Try: The executive lunch, which comes with a starter, an entree, a bread option, dal and rice ($18.95)
7. 1776 by David Burke
At this point, it might be easier to name where David Burke doesn’t have a restaurant than where he does. The Hazlet native owns 17 restaurants across New Jersey (nine in this state alone) New York, North Carolina, Rhode Island and even Saudi Arabia. Burke opened 1776 by David Burke in Morristown in 2021, a sprawling 15,400 square-foot venue with indoor and outdoor dining, multiple bars, several event spaces for parties and presentations and … Top Golf. That’s right, it’s a restaurant with a golf simulator attached to it. You know, just in case you want to grab a steak and then work on your swing.
The vibe at 1776 is boisterous and loud, with large dining rooms and live music performed throughout the week — though the wait staff is accommodating if you would like to be seated in a quieter nook of the eatery. If you’ve eaten at one of Burke’s Garden State restaurants, the menu will probably look familiar to you. No trip to a Burke restaurant would be complete without ordering his signature bacon on a clothesline, served with a sweet and spicy black pepper maple glaze. Everybody is throwing lobster into macaroni and cheese these days (including here) but what about lobster spinach and artichoke dip? The fancy version of the popular dip was the early star of the meal, along with the sweet and spicy General Tso’s cauliflower and broccoli. There is plenty of seafood on the menu, but Burke is best known for his cuts of beef — you won’t regret ordering a steak here. And while you’re placing your dinner order, go ahead and order the tin can chocolate cake, which is made to order and worth the wait — a tin of gooey molten chocolate topped with vanilla gelato and whipped cream.
Try: The General Tso’s cauliflower and broccoli ($19)
6. Azure The Greek Mediterranean
The downward journey into the building’s ground floor, plus a blue nautical theme, make eating at Azure feel like a meal below deck in a ship — in a good way. Fancier than your typical Greek restaurant (this is no gyro stand) and with the prices to prove it, Azure boasts an intimate dining room and a warm wait staff. The menu is loaded with standard Greek fare executed at a high level. Sweet stuffed grape leaves, creamy tzatziki and vibrant Greek salads loaded with lemon olive oil dressing and feta cheese are excellent starters. The spanakopita is flakey up top and both smokey and creamy inside once you get to the spinach filling — which almost tastes more like creamed spinach from a steakhouse than a Greek restaurant. Lemony, buttery swordfish was the special when I last visited, and it was cooked to perfection. The chicken souvlaki, meanwhile, was a strong take on the Greek standby, tender and paired with delectably roasted eggplant cream and lemony potatoes.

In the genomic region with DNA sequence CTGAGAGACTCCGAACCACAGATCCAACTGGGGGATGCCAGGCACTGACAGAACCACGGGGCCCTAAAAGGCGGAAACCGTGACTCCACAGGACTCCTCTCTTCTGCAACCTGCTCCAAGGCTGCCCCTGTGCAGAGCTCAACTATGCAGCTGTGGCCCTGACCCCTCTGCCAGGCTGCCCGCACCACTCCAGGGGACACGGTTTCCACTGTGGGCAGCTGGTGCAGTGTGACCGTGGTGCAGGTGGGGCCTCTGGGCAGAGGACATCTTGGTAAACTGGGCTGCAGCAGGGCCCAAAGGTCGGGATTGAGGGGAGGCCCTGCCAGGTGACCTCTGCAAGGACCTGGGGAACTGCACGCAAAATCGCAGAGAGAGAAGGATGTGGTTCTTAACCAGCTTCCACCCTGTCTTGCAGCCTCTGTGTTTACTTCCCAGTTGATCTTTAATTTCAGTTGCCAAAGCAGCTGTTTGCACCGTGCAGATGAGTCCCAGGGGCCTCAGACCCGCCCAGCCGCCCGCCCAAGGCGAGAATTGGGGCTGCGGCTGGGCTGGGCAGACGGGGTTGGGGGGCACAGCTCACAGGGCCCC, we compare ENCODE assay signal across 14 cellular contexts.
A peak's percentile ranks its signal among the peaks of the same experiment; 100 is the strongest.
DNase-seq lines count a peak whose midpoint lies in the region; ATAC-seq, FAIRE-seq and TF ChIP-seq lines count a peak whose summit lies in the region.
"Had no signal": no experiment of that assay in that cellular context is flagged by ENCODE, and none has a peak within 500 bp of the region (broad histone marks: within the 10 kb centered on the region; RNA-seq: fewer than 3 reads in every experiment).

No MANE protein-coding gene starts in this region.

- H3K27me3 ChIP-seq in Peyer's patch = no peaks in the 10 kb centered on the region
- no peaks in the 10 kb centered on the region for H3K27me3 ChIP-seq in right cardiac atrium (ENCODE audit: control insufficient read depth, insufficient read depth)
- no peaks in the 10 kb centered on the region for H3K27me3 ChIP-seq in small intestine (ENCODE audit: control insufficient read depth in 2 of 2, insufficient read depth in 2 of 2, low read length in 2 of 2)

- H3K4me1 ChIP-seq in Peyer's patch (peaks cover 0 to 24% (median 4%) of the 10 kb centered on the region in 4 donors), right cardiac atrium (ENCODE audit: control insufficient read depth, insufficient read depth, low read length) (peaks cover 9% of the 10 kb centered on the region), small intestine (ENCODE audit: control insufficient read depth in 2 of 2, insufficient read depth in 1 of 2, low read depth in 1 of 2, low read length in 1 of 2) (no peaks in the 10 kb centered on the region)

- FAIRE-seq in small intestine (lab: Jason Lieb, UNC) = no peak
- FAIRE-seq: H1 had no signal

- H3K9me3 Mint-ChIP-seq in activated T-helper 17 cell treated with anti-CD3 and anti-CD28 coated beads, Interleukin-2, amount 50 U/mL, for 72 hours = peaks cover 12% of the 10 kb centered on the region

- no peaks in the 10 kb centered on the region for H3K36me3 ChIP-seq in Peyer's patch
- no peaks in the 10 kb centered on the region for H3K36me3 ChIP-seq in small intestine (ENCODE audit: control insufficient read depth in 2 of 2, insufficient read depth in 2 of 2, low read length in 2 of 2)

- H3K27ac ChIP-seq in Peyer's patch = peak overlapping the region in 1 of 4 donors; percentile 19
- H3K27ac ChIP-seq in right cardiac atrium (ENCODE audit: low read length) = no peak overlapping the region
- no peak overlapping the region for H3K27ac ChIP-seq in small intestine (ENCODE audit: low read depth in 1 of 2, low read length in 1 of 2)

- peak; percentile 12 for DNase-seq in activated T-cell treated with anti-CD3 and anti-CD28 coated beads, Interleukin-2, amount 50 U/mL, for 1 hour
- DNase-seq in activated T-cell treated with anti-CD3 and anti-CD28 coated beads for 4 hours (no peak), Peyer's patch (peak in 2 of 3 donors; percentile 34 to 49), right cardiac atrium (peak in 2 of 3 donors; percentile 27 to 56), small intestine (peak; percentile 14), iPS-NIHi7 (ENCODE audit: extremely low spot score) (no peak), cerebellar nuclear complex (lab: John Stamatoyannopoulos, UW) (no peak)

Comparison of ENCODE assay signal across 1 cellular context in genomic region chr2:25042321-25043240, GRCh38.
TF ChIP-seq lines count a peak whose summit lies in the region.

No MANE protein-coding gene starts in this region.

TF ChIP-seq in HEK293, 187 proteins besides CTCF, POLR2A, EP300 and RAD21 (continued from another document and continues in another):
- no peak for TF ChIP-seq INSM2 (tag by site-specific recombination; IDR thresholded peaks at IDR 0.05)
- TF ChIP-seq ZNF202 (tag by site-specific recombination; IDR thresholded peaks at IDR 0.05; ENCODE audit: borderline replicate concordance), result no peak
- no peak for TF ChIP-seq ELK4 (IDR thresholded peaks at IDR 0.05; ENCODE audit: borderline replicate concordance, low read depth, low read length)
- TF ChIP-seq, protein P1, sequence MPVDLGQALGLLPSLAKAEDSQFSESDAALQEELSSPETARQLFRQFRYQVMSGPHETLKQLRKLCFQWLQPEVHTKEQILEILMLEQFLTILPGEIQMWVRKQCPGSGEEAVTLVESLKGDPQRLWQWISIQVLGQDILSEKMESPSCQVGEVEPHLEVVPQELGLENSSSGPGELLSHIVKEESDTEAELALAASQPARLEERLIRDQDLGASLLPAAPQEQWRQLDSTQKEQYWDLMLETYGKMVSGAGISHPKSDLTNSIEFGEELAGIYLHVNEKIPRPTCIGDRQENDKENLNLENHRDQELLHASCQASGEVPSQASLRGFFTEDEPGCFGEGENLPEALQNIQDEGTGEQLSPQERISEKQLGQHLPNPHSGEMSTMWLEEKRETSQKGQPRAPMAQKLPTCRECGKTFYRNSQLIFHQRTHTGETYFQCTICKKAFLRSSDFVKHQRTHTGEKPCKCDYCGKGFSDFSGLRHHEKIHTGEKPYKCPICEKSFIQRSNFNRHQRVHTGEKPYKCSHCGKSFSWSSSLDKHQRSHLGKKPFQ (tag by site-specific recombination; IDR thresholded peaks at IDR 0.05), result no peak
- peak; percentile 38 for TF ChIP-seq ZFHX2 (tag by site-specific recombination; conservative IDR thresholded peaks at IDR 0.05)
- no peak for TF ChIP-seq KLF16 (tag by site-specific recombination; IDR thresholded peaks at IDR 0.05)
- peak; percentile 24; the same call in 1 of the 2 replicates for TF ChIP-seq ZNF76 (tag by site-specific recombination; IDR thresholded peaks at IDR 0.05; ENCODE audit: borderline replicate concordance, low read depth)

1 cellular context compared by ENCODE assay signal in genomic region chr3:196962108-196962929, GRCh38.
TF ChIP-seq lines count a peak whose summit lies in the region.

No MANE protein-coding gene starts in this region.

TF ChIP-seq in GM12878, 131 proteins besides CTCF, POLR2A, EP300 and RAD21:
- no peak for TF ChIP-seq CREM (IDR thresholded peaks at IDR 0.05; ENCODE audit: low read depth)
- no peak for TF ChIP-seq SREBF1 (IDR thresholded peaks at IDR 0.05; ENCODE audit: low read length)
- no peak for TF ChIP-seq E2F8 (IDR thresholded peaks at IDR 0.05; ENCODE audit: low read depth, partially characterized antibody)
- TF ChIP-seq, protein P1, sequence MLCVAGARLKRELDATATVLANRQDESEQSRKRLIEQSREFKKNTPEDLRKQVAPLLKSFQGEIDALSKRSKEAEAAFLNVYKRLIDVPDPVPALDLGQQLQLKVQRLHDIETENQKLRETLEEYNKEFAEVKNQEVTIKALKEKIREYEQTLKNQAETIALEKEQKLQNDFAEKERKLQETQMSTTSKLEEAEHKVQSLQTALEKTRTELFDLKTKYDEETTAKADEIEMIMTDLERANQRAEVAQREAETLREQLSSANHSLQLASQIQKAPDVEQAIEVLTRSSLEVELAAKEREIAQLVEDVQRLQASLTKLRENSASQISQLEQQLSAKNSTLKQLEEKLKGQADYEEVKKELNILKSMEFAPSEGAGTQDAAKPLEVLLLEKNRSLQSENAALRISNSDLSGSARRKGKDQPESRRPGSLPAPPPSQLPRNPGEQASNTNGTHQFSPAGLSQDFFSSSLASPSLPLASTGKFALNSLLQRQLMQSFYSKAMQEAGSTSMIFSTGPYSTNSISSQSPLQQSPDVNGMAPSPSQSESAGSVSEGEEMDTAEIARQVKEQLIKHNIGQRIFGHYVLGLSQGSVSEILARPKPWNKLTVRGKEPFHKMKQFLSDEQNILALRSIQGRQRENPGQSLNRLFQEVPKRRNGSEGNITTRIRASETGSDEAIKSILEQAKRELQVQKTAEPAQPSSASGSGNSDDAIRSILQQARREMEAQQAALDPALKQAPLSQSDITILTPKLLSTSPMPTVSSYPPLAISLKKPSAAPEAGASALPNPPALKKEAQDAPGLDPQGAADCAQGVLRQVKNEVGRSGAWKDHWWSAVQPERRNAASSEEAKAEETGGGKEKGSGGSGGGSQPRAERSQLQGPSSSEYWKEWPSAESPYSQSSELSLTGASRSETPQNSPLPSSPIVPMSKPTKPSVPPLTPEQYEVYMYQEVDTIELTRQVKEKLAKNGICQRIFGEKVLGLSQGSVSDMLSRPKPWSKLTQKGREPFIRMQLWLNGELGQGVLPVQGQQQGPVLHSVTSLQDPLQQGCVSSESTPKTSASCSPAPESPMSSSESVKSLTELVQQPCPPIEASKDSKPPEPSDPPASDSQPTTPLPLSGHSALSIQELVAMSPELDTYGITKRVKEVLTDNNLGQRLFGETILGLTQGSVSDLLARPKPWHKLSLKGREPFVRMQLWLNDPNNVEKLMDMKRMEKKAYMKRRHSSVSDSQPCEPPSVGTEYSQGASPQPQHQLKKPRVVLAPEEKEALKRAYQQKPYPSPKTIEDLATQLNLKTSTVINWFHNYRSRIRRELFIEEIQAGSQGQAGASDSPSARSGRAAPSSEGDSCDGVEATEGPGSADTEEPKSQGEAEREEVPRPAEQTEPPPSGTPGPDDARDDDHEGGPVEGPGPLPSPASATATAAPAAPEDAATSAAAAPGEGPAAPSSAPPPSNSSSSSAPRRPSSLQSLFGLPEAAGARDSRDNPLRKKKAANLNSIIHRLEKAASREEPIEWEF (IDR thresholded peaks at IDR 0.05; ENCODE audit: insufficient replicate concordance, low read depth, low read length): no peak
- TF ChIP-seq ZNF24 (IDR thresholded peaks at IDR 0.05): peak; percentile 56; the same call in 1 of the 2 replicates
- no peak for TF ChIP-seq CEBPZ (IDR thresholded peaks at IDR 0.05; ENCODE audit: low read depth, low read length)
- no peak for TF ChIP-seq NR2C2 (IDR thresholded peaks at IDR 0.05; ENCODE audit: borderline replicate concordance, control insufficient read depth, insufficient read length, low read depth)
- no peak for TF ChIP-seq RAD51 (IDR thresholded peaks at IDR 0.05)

Try: The stuffed grape leaves ($15)
5. Jockey Hollow Bar & Kitchen
xFew restaurants in New Jersey scream “special occasion” like James Beard Award-winning chef Chris Cannon’s restaurant inside Vail Mansion. Jockey Hollow looms ominously over Morristown and in a way, the New Jersey dining scene. Pulling your car onto the grounds and stepping made me feel like I had reservations at Wayne Manor — if Batman was an excellent chef. Some restaurants skate by on ambiance alone, but Jockey Hollow’s serves cuisine worthy of the posh environ — a restaurant that finds a way to make fine dining approachable even for neophyte foodies. The fresh oysters with delicate pomegranate mignonette and grilled asparagus with prosciutto, poached egg and hollandaise sauce were among the best appetizers I had on any of my journeys to Morristown for this list.
The main courses are just as impressive, the sweet onion risotto cooked to a perfect al dente texture while the delicate flavor of the onion permeated every bite of the dish. It may seem gauche to order a burger in such an upper-echelon restaurant. It isn’t. Jockey Hollow’s double smash burger with fontina, roasted garlic aioli and cornichons is proof that a burger can be fine dining. Finish your dinner with their chocolate pot de creme with cinnamon caramel and you’ve had yourself one of the finest meals you’ll find in Morristown. If any place can change your mind about fine dining, it’s here.
Try: The double smash burger with fontina cheese, roasted garlic aioli and cornichons ($29)
4. Central Taqueria
One of the newest restaurants on this list, Central Taqueria opened only in February but is already making a major name for itself in Morristown with some of the tastiest tacos in the state. Raul Santoyo was a banker in Mexico City whose job took him to New Jersey. And while he loved the Garden State, he couldn’t find tacos that compared to what he was used to in Mexico. So he stopped looking and decided to open his own taqueria, featuring incredible al pastor made with spit-roasted pork topped with pineapple. Cooking that al pastor on a trompo — the vertical rotisserie layered with beautiful, thin layers of pork forging a massive cylinder of meat — is the step many taco spots in New Jersey skip. It’s the key to Central Taqueria’s delicious success. Cochinita pibil tacos are harder to find in New Jersey. The dish originated in the Yucatan peninsula, features pork marinated with achiote, orange juice, oregano, cumin and vinegar. It’s then covered with banana leafs and slow-cooked for more than eight hours. It has a kick, especially if you top it with their hot sauce and hot pickled onions, but the flavor is undeniable. Central Taqueria is a small shop with a modest menu — they also serve tortas, quesadillas, platters and appetizers like guacamole, black bean soup and Mexican street corn. But everything they cook is excellent and authentic.